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March 14, 2005

Citations to Foreign Cases; Supreme Court Rationalizations

The use of citations to foreign cases, experience, and public opinion in Supreme Court opinions such as Kennedy's 2005 one on executing 17-year-olds is the same as the use of ethical pluralism that Richard Posner somewhere discusses. Posner is skeptical that a liberal education makes people more moral, because knowing more ethical systems gives a person more rationalizations for the evil things he wants to do. Knowing both Christian and Kantian ethics, he can make a Christian argument so he can do things the Kantians wouldn't allow, and a Kantian argument so he can do things the Christians wouldn't allow.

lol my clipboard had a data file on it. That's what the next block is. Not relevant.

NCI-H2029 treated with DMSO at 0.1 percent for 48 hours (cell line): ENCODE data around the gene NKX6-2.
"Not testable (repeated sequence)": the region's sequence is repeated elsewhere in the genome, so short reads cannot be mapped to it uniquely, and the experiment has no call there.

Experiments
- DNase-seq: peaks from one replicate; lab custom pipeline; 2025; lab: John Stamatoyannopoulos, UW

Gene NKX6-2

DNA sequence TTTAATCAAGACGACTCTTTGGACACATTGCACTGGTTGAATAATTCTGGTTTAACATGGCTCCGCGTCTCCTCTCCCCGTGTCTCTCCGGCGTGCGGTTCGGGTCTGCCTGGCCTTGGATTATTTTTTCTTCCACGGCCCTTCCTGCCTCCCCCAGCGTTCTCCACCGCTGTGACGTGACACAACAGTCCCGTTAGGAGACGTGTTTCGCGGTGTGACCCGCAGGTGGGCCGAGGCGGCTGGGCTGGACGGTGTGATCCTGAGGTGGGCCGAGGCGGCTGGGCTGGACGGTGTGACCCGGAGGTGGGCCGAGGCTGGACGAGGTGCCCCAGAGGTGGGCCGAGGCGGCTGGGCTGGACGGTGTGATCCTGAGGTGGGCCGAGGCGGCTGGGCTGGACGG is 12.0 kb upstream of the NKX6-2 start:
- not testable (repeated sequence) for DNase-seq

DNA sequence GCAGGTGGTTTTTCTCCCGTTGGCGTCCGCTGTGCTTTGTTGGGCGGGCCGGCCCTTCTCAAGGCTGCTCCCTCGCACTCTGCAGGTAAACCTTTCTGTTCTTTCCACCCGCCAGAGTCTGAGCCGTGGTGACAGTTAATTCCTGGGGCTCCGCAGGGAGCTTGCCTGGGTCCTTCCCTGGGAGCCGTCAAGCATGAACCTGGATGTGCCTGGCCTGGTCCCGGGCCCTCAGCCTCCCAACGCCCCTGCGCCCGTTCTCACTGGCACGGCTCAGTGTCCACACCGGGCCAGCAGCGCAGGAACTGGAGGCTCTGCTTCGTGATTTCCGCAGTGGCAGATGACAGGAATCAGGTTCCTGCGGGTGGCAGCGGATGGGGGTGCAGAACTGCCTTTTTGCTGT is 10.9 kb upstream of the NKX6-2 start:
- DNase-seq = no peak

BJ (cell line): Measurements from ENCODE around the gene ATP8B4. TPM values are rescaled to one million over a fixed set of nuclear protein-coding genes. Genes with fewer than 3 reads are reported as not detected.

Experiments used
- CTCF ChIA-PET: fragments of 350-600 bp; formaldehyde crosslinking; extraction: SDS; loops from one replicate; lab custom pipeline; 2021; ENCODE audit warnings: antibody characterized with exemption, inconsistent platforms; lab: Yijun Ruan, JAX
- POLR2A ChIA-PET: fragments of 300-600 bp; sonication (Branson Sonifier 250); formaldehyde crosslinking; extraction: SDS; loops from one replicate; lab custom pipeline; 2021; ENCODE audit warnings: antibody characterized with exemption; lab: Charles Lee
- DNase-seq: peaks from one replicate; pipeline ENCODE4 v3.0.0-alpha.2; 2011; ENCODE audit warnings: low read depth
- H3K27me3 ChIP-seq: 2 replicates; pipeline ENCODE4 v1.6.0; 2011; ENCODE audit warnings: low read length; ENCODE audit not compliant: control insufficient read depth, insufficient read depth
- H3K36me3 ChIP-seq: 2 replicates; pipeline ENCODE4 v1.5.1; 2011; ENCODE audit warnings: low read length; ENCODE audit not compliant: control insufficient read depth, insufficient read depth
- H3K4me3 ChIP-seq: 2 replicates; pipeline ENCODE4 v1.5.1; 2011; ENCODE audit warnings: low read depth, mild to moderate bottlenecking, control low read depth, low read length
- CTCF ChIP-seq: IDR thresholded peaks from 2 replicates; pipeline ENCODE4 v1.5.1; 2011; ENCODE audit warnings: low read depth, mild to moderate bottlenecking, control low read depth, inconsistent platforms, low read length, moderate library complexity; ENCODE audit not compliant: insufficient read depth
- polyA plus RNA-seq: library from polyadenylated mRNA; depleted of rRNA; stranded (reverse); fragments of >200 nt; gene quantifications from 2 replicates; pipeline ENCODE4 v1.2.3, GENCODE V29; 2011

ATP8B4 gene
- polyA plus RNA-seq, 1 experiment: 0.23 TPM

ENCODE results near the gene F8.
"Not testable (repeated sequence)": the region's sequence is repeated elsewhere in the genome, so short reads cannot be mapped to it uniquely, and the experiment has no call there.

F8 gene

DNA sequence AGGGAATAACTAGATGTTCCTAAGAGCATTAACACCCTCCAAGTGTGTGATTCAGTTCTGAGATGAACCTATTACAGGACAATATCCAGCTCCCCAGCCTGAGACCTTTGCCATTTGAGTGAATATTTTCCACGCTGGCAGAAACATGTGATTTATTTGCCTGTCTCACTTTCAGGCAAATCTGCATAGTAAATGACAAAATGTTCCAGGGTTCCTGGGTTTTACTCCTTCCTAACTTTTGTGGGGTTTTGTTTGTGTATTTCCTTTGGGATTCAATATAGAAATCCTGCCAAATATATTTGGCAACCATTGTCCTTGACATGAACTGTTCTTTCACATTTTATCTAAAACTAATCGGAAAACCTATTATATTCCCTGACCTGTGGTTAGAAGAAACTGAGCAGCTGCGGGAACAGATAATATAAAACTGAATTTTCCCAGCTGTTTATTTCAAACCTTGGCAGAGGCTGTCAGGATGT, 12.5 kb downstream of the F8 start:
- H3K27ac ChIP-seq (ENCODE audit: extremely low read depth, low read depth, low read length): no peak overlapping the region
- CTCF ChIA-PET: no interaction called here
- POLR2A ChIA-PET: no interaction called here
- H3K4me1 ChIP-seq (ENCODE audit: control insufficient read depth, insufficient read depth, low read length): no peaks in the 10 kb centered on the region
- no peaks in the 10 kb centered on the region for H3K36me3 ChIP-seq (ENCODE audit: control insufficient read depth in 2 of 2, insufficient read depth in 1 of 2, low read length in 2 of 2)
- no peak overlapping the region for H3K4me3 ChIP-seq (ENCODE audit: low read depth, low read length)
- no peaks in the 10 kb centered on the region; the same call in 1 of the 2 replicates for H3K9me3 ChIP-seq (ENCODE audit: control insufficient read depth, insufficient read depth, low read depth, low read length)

Similarly, if Judge Kennedy wants to do something like forbid states to execute 17-year-olds, and wants a legal peg to hang his personal opinions on, it helps a lot to be able to pick and choose among 100 countries' legal systems.

I think the main principle in writing a Supreme Court brief these days must be to (a) convince the judge that your side is right as a matter of policy, regardless of the law, and (b) give him a legal rationale, the persuasiveness of which is unimportant, on which to hang his opinion. It is very much like trying for jury nullification in a murder trial. You need to (a) convince the jury that the murdered man deserved to die anyway, and (b) make a legal argument such as temporary insanity or come up with some silly theory of a mysterious unknown murderer to provide a legal rationale.

Posted by erasmuse at March 14, 2005 08:48 PM

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